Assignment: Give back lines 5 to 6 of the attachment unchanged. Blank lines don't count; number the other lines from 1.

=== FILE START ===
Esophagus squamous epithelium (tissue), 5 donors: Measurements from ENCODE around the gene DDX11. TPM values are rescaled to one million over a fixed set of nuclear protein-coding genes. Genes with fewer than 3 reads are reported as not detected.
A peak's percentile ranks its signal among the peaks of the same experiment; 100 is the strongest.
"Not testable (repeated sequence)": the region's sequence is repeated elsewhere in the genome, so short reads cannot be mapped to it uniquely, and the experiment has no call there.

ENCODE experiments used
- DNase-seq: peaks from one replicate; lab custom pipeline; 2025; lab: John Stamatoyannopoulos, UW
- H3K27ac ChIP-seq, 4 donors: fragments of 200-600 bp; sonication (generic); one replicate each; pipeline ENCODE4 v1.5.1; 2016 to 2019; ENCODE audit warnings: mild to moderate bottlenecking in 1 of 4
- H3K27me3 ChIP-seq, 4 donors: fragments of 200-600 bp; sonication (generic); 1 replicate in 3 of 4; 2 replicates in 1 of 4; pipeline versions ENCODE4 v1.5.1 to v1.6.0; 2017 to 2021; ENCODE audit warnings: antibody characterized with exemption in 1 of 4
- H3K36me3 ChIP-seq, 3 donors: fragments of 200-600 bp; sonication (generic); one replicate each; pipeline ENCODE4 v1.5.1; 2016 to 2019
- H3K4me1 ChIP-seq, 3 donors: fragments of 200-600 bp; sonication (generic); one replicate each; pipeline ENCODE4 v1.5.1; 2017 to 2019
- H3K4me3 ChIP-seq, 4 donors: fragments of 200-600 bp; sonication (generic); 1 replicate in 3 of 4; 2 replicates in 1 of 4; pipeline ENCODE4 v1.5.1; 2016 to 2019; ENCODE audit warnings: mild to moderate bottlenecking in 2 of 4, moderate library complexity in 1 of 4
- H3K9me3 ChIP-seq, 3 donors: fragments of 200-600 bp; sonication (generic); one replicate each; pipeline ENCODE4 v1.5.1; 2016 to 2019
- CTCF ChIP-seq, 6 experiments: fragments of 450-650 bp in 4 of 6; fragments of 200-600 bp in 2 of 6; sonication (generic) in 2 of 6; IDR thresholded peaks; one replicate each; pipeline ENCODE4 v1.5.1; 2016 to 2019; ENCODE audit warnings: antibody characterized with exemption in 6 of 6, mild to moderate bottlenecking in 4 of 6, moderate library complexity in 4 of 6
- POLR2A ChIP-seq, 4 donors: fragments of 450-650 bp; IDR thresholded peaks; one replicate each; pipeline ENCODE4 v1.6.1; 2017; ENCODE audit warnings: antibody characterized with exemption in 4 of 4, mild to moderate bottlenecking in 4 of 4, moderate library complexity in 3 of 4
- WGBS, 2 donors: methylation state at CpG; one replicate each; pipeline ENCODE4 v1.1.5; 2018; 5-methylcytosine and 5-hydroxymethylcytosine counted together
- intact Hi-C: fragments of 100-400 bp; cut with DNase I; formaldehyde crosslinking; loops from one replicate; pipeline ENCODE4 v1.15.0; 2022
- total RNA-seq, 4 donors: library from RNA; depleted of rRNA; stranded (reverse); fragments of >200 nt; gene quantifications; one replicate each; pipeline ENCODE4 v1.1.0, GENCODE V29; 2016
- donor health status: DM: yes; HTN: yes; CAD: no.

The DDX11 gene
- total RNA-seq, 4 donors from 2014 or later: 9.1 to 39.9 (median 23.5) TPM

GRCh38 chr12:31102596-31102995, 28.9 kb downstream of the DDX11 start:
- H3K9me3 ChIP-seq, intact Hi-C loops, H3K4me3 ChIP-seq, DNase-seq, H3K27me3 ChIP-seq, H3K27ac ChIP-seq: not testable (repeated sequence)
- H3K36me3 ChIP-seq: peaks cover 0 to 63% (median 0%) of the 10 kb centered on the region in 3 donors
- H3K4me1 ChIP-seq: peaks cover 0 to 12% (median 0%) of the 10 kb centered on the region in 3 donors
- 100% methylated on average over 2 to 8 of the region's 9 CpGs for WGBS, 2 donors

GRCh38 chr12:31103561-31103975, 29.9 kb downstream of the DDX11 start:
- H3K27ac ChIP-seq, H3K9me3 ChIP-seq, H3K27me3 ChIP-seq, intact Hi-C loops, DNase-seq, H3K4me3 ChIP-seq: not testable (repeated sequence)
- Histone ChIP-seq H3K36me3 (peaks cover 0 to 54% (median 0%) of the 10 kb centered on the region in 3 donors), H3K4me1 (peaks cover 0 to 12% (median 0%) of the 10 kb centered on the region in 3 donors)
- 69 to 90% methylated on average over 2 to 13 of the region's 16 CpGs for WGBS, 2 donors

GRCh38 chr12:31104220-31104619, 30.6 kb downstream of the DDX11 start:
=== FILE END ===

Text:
- DNase-seq: peaks from one replicate; lab custom pipeline; 2025; lab: John Stamatoyannopoulos, UW
- H3K27ac ChIP-seq, 4 donors: fragments of 200-600 bp; sonication (generic); one replicate each; pipeline ENCODE4 v1.5.1; 2016 to 2019; ENCODE audit warnings: mild to moderate bottlenecking in 1 of 4